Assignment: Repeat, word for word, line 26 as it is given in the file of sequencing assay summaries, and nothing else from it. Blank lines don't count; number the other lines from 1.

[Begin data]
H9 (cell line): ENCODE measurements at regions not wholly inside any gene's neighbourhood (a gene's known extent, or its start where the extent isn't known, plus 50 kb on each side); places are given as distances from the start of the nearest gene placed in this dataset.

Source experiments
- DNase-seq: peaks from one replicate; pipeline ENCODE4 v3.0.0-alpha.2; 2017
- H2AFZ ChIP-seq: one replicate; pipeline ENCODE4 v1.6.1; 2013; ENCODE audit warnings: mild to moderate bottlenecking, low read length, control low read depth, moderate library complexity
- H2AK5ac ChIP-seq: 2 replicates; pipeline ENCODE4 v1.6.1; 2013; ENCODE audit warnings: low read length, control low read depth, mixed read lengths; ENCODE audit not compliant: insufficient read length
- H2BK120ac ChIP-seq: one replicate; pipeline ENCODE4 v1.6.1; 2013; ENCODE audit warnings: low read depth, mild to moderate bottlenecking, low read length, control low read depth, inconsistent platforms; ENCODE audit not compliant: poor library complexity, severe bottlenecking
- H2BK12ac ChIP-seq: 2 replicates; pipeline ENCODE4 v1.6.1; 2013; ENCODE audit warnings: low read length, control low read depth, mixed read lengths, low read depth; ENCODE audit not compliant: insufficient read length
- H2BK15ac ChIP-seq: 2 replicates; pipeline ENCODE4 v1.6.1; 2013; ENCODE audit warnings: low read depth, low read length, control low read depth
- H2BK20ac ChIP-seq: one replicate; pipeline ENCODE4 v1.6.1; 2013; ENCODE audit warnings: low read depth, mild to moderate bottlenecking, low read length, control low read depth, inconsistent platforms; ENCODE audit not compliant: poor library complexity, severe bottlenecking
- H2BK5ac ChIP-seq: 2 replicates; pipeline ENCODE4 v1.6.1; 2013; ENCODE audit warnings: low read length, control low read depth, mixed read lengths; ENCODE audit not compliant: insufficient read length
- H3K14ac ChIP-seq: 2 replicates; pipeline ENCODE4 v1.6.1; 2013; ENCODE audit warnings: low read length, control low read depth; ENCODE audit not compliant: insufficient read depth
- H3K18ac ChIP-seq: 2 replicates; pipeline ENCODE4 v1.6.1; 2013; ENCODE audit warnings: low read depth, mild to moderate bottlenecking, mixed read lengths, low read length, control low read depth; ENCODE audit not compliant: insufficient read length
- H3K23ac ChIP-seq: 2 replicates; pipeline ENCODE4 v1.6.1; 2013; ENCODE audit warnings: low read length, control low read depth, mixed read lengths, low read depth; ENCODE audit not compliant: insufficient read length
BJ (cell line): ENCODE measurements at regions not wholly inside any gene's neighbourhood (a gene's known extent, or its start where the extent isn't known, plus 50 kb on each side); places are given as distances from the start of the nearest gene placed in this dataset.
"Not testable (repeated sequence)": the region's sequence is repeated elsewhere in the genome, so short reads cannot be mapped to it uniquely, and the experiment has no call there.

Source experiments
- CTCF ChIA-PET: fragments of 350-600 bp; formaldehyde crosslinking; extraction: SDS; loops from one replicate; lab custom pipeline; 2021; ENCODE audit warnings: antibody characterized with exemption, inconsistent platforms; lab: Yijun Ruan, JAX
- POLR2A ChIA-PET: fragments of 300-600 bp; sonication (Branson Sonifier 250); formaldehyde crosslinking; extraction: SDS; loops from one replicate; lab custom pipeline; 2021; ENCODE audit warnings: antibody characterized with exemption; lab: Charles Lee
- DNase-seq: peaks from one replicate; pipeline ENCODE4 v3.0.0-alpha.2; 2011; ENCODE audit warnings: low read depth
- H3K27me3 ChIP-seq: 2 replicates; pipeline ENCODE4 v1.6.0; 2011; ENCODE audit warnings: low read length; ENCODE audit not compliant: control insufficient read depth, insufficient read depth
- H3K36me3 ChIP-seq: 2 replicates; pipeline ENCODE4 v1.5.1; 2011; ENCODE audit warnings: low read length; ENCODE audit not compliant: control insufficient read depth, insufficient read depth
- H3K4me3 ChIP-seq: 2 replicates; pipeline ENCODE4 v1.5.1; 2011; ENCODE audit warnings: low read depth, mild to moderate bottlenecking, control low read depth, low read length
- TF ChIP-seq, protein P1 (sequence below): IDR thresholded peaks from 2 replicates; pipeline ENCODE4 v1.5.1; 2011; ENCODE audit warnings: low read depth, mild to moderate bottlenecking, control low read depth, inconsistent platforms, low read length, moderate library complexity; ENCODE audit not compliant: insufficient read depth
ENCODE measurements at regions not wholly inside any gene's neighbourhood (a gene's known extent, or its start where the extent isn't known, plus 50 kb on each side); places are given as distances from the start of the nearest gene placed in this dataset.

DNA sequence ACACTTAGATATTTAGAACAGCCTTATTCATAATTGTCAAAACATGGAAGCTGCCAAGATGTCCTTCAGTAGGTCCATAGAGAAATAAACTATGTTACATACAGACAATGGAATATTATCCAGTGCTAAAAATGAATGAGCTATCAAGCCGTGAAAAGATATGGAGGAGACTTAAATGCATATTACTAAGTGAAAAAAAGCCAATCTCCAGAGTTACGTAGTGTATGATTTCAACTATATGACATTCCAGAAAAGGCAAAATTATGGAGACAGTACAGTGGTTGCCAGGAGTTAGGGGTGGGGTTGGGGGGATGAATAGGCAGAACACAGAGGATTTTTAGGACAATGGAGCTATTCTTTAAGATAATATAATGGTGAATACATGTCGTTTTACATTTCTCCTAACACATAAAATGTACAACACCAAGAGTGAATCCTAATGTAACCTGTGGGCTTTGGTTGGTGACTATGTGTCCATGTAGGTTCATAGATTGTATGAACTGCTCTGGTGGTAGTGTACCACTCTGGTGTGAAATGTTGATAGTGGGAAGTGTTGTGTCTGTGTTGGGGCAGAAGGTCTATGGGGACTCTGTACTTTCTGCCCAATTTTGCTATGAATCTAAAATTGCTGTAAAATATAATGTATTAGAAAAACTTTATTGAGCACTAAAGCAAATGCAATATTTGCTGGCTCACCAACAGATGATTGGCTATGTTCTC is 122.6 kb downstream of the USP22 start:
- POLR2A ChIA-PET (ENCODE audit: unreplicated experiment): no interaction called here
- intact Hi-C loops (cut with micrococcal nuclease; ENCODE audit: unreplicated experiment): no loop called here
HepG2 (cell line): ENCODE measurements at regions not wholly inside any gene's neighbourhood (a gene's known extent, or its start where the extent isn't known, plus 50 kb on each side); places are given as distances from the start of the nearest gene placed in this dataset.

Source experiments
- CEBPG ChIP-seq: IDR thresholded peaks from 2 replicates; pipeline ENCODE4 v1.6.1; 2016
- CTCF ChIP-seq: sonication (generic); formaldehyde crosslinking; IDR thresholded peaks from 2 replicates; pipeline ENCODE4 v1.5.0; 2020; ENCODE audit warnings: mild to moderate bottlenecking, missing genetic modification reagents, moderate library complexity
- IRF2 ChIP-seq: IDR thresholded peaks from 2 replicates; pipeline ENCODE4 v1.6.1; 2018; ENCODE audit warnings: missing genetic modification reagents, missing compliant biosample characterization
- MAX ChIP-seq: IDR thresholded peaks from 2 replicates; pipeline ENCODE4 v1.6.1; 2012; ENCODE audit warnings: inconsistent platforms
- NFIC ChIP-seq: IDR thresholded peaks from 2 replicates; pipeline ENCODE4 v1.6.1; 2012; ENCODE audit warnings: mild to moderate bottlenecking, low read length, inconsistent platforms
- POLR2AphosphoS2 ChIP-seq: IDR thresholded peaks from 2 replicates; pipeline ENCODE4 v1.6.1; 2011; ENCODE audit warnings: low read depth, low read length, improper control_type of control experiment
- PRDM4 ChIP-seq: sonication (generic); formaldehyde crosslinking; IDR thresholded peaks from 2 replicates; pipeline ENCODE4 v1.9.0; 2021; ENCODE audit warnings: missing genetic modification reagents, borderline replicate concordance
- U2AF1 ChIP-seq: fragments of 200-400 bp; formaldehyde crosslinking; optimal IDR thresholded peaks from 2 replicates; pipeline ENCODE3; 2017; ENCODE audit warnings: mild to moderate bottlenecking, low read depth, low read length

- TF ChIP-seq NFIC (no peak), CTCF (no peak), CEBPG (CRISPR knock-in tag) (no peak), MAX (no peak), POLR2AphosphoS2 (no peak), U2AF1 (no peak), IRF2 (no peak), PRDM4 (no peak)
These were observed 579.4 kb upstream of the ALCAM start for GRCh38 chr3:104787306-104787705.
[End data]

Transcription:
- POLR2A ChIA-PET (ENCODE audit: unreplicated experiment): no interaction called here